Google and Facebook are the talk of Brussels as EU elections loom
6 September 2018. By Michael Acton and Karoline Del Vecchio
How to regulate US tech giants is shaping up to be a key theme in next year’s EU elections, as Europe’s ruling parties try to galvanize public support in the face of new populist contenders.
The European People’s Party, a symbol of the EU establishment and the biggest group in the European Parliament, has notably turned its sights on “huge Internet companies” in recent weeks, with a focus on finding a “fair” solution to regulating them.
That stands in contrast to the last election in 2014 when Jean-Claude Juncker — then the EPP’s candidate for the European Commission presidency, which he won — campaigned on a platform of unlocking the huge potential of the digital economy.
The shift appears to reflect a change in public mood as Internet giants, once praised almost universally as drivers of economic growth and social progress, showed a darker side with scandals over their tax arrangements, their role in spreading fake news and propaganda, and their processing of users’ sensitive data.
With establishment parties under attack from populist parties across the political spectrum, they may be hoping that this hot-button issue can shore up their public appeal and inspire voters to turn out in May 2019 — never an easy task outside the Brussels bubble.
— Staying in power —
Manfred Weber, who hopes to follow Juncker’s path to the presidency as the EPP’s lead candidate, or “spitzenkandidat,” set out his stall today at a party conference in Vienna.
"Digitalization, globalization and the dominance of some Internet giants call for more discussion in Europe about what 'fairness' means in the 21st century," he said.
Austrian Chancellor and fellow EPP member Sebastian Kurz, hosting the conference, said there was a need to update tax rules to ensure “huge Internet companies” are treated in the same way as traditional businesses.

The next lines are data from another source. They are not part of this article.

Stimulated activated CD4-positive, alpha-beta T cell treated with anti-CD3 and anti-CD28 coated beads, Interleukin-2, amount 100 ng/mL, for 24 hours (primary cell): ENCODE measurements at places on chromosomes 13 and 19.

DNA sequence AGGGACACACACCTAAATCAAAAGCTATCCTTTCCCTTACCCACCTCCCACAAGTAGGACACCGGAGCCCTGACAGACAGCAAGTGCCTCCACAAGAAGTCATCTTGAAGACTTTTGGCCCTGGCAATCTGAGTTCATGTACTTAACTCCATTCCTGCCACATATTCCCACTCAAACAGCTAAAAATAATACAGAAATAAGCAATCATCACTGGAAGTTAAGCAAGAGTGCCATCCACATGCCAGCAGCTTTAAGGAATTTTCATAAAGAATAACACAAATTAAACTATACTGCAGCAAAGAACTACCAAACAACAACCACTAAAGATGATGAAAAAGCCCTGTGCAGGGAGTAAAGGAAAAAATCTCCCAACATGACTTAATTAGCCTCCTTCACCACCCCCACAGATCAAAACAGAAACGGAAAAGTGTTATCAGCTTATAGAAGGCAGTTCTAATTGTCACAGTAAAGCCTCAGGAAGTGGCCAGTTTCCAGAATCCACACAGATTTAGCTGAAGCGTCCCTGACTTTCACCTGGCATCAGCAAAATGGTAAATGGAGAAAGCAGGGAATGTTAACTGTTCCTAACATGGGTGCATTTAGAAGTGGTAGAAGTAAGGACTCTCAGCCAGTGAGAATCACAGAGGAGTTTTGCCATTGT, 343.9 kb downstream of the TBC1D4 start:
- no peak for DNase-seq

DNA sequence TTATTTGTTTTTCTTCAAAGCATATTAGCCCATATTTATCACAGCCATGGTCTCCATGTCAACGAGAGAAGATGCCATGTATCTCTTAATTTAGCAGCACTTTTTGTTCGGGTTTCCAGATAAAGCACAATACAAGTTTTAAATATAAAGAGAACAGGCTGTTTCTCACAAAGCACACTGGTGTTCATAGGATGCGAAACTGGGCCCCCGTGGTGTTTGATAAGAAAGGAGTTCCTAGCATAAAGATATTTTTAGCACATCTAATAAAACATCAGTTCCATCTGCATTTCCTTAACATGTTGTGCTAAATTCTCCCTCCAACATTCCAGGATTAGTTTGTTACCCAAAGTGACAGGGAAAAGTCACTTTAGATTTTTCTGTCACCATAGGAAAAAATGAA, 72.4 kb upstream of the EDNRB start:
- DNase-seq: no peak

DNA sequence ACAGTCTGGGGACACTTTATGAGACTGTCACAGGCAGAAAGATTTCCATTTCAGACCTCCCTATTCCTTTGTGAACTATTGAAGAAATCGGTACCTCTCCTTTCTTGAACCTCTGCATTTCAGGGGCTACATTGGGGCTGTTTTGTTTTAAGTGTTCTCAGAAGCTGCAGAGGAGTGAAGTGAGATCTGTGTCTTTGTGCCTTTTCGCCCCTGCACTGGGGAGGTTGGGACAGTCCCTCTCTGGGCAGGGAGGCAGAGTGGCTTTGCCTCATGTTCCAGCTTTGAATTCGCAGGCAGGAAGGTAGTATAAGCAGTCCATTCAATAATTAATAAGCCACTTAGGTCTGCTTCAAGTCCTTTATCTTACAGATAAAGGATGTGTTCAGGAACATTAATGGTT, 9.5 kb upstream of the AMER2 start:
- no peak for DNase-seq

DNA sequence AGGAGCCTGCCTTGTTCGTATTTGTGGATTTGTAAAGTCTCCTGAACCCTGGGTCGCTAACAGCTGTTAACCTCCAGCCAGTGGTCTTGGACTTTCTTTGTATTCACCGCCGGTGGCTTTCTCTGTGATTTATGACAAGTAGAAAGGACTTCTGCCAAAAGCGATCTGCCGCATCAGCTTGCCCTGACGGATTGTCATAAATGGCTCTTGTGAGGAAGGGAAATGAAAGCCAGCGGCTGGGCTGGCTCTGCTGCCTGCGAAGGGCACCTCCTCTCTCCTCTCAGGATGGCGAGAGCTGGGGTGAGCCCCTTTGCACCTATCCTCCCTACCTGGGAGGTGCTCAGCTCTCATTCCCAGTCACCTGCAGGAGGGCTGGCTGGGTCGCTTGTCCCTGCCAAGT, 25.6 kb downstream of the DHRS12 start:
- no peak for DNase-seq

“It’s necessary to put in place fair tax systems to avoid a situation where small and medium-sized companies are fully taxed, in contrast to huge Internet companies from the US or Asia paying no or few taxes,” Kurz said.
Kurz has previously noted his support for a new commission proposal to tax the revenue of digital multinationals, a controversial measure opposed by many member states.
— Fake news —
Public opinion toward social-media platforms seems to be turning increasingly negative, particularly after recent scandals involving Facebook’s role in spreading misinformation before the US presidential election and the UK Brexit vote, both in 2016.
For example, a commission poll of public opinion in Europe, published in April this year, showed that 83 percent of respondents believed “fake news” distributed through social media platforms was a problem for democracy.
By targeting Facebook and other platforms, then, the EPP can demonstrate its democratic credentials as it battles against opponents who accuse it of being part of a sclerotic, opaque European establishment.
— Taxes —
The tax affairs and business practices of US tech companies have also come under EU scrutiny in recent years — though there are fewer available indications of public opinion on that subject.
EU Competition Commissioner Margrethe Vestager — widely seen as another potential candidate for the commission presidency, for the liberal ALDE group — has led the charge with a record 4.3 billion-euro fine against Google ($5 billion) over its Android mobile operating platform, and an order for Ireland to collect 13 billion euros in taxes from Apple.
She has also championed the idea that these companies must behave “fairly” — the same word that cropped up again and again at the EPP’s conference today, titled “New Fairness for Europe.”
If nothing else, the “EU vs US tech giants” narrative generates acres of column space. In elections where turnout is typically low, the EPP and other establishment parties may have calculated that all publicity is good publicity.